7 Tips for Preventing Colds and Flus | Chris Kresser

7 Tips for Preventing (and Shortening) Colds and Flus

by Chris Kresser

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Cold and flu season is upon us—but that doesn’t mean you have to suffer. Check out these tips for supercharging your immune system and boosting your resilience.

Conventional wisdom holds that there’s not much you can do to prevent colds and flus—and even less you can do to treat them. Of course you could get a flu shot, but research suggests they aren’t nearly as effective as many believe. OTC remedies like antihistamines, decongestants, and NSAIDs can suppress some of the symptoms associated with colds and flus, but they do nothing to prevent them or shorten their duration. And while antibiotics may be necessary in certain cases (e.g. a cold that progresses to a severe sinus infection, though even this is debatable), they aren’t useful for treating the viral infections that cause colds and flus.

Cold and flu season beating you down? Check out these 7 tips for boosting your immune system.

But here’s the good news: there are, in fact, several steps you can take that will strengthen your immune system and not only decrease the chances that you’ll get sick in the first place, but help to reduce the intensity and shorten the duration of any cold or flu you do get. Instead of just suppressing symptoms, these tips will actually improve the function of your immune system as well as attack the viruses themselves.

#1: Load up on immune-boosting nutrients

There are several micronutrients that are essential for immune health. Many Americans don’t get enough of these nutrients through their diets. But even if you are getting enough, taking additional amounts of them when people around you are sick, or if you’re already sick, can be a big help. These include:

  • Vitamin C. Liposomal forms are best absorbed. I suggest one teaspoon once a day on an empty stomach for prevention, and one teaspoon twice a day for treatment. If you’re using ascrobic acid, take 1,000–4,000 mg/d, up to bowel tolerance.
  • Vitamins A & D. Both of these fat-soluble vitamins are important for immune health, but here’s a little-known fact: research suggests that they are only effective for preventing/reversing colds and flus when taken together. This is why I’m such a proponent of cod liver oil: it contains natural forms of both A & D in a synergistic blend. I recommend Extra Virgin Cod Liver Oil from Rosita as my preferred cod liver oil product. For more information, read this article. You can purchase EVCLO here.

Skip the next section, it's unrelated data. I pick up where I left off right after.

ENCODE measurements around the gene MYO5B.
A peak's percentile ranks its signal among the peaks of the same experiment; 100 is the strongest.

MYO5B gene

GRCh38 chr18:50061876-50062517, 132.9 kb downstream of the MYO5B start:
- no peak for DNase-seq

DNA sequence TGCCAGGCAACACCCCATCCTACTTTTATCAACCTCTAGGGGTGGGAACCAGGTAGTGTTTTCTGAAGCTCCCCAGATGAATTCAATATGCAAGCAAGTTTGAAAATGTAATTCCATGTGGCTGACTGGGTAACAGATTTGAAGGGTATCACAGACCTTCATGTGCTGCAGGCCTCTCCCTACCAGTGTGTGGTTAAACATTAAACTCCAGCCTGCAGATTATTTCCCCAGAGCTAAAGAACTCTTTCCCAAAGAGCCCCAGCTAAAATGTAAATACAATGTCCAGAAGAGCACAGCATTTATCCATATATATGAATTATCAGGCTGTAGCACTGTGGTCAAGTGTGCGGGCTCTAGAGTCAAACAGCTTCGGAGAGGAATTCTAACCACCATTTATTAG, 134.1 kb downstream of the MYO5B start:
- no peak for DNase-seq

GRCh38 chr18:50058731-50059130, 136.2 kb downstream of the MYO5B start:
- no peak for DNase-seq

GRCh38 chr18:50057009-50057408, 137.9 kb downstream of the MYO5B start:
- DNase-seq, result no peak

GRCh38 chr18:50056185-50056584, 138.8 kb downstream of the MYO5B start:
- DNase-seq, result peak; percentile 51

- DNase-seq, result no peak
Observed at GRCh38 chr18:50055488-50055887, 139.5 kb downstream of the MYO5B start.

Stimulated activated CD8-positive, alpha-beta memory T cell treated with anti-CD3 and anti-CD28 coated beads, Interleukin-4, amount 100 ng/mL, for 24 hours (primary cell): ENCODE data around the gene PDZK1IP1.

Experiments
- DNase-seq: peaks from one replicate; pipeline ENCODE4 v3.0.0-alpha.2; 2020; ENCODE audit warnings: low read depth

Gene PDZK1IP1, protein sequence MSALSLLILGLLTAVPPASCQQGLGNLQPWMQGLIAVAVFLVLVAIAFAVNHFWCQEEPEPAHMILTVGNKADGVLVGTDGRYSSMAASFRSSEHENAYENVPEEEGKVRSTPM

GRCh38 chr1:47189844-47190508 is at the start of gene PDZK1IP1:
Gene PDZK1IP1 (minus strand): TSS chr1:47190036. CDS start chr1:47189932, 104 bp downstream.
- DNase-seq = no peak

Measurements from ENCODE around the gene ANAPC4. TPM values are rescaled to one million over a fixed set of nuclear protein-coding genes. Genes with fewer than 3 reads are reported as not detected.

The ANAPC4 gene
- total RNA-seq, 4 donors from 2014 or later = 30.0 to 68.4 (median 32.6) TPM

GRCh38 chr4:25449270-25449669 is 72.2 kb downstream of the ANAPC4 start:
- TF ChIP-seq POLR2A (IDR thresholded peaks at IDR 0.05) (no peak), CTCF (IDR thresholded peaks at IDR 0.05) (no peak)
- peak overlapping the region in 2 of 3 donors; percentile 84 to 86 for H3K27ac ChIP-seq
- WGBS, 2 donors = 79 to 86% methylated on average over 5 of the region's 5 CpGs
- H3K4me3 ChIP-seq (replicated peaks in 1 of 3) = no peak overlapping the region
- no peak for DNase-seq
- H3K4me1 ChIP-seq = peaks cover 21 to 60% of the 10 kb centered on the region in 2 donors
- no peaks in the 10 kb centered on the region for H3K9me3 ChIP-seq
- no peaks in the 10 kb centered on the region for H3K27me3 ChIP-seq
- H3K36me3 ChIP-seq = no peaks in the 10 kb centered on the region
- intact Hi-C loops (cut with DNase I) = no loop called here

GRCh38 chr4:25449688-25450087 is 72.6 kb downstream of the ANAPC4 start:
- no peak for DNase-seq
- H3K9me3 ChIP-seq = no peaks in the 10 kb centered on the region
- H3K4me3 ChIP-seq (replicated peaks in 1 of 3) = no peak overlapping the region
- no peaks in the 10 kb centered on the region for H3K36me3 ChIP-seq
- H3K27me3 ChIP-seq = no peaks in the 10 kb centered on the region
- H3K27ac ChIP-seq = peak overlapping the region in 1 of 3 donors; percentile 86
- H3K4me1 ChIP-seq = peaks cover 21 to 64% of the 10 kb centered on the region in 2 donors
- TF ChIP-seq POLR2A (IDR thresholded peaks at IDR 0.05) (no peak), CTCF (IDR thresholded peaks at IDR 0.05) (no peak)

• Selenium. Selenium helps to balance and regulate the immune system. Most Americans get enough in their diet, but taking a little extra during cold and flu season can help. I suggest 200 mcg/d 3-4 times a week. This is the brand I recommend. Note: I do not recommend long-term, continuous selenium supplementation because it has been associated with increased risk of prostate cancer in men.
  • Iodine. Iodine also plays an important role in immune health, and many Americans don’t get enough of it. Ironically, this is especially true for health-conscious people that have removed iodized salt from their diet. The only significant sources of iodine in the diet are sea vegetables, fish heads, and dairy (especially pasture-raised dairy). If you’re not eating these foods regularly, you may want to supplement with about 1 mg per day of iodine in the form of kelp capsules. Note: some people with autoimmune thyroid disease cannot tolerate iodine even in this relatively low amount, so exercise caution if you have Hashimoto’s or Graves’.
  • Zinc. Zinc is another immune-boosting nutrient that many people don’t get enough of. If you like oysters, they are your best bet for meeting zinc needs through diet. You can also take 30 mg/d of zinc picolinate or zinc gluconate for short periods when you feel you’re fighting something.

#2: Drink fresh ginger tea

Ginger is a potent anti-viral substance that prevents the adhesion of viruses to the upper respiratory mucosa. If you drink the concoction I recommend below at the first signs of sickness, you can often fight it off successfully. But—and this is a big “but”—you have to drink it at or near the strength I suggest, or it won’t be effective. Some people find this difficult to do, because ginger is so intense, but if you can handle it your immune system will thank you.

Also, while it’s possible to do this without a juicer, it will take a lot longer. You can get pretty good juicers now for less than $100, so if you or someone in your family suffers from frequent colds/flus, a juicer is a worthwhile expense (and of course it has many other uses).


  • Juice (or grate on a fine setting) 1–2 pounds of ginger; place juice in a jar and refrigerate
  • Place 2–4 ounces of ginger juice in a mug with the juice of one-half lemon and a large tablespoon of honey (honey is also anti-viral). I recommend Beekeeper’s Natural honey. Add 1/8 teaspoon of cayenne pepper and 6 ounces of hot water.
  • Drink 2–6 cups of this a day, sipping slowly throughout the day

#3: Wash your hands

Maybe you already know this, but studies have shown that frequent hand-washing is one of the most important things we can do to protect ourselves during cold & flu season. Wash your hands every time you arrive at a destination while out and about, and first thing when you get home.

#4: Take elderberry syrup

Elderberry is one of the most effective botanicals for strengthening immune function and preventing colds and flus. Take 1 teaspoon twice a day if you feel like you’re coming down with a cold or flu—and continue taking it if you do get sick.

#5: Take immune-boosting herbs

There are several botanicals that have a potent immune-boosting effect. I recommend the following blend for prevention during cold season: